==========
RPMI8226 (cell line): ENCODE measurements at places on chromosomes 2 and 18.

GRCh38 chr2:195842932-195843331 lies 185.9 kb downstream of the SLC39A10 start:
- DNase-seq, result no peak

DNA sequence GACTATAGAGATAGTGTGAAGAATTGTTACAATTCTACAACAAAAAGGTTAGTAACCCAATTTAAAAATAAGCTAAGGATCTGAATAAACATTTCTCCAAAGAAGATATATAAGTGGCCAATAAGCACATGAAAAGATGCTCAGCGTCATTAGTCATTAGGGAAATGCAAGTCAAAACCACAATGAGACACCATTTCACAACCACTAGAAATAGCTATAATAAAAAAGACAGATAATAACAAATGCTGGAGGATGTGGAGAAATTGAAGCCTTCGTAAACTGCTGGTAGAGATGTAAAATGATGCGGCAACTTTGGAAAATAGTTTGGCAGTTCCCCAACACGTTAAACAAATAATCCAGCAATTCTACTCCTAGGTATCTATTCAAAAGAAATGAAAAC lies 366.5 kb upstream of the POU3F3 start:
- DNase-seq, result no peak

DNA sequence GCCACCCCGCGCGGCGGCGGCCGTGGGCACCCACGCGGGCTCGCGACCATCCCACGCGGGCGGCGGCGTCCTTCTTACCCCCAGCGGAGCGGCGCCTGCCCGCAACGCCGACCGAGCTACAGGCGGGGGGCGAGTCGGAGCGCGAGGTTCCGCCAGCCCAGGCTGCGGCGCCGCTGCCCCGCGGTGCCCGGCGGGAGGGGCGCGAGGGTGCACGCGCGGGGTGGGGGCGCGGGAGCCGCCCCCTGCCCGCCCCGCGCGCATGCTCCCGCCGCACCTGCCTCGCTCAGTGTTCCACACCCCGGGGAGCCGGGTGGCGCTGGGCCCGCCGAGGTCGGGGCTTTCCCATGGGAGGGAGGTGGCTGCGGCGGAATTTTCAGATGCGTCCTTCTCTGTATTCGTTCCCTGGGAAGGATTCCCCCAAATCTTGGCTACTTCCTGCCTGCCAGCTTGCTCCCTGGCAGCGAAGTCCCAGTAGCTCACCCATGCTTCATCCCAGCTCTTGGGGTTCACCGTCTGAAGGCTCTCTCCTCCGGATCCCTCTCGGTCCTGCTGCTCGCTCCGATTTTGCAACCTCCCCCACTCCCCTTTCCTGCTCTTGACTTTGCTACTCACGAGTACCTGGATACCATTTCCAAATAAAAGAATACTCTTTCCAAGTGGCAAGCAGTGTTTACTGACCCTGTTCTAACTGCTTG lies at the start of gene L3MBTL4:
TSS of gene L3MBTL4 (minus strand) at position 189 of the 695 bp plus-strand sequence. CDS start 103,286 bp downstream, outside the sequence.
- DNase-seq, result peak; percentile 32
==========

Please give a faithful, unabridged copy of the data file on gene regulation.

RPMI8226 (cell line): ENCODE measurements at places on chromosomes 2 and 18.

GRCh38 chr2:195842932-195843331 lies 185.9 kb downstream of the SLC39A10 start:
- DNase-seq, result no peak

DNA sequence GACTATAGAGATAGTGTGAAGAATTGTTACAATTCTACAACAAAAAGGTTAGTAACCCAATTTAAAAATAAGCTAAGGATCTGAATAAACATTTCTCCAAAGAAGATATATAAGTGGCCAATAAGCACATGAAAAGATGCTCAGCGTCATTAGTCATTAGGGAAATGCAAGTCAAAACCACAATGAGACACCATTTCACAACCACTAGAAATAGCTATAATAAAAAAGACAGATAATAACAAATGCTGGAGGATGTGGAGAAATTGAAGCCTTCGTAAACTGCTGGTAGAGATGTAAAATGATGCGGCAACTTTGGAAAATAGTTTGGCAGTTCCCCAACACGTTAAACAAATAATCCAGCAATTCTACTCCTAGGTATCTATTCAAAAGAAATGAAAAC lies 366.5 kb upstream of the POU3F3 start:
- DNase-seq, result no peak

DNA sequence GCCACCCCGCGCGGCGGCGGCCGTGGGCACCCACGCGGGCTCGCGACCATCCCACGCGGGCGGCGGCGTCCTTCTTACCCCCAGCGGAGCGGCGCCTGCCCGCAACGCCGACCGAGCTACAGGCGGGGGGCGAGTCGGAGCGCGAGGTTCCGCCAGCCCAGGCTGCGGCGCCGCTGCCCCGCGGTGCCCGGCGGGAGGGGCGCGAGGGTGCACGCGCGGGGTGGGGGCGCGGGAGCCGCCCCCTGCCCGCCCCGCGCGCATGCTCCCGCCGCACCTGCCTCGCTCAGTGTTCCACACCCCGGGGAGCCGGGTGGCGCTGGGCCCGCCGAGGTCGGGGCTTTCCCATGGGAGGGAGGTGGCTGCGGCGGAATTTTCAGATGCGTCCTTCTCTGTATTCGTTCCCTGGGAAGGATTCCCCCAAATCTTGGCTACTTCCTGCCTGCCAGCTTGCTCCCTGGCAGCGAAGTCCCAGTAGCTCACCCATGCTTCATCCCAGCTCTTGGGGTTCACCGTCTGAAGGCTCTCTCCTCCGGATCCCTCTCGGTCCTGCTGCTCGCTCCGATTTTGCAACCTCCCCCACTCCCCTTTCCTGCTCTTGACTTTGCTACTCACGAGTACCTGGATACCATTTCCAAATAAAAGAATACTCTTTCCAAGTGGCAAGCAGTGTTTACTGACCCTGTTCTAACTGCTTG lies at the start of gene L3MBTL4:
TSS of gene L3MBTL4 (minus strand) at position 189 of the 695 bp plus-strand sequence. CDS start 103,286 bp downstream, outside the sequence.
- DNase-seq, result peak; percentile 32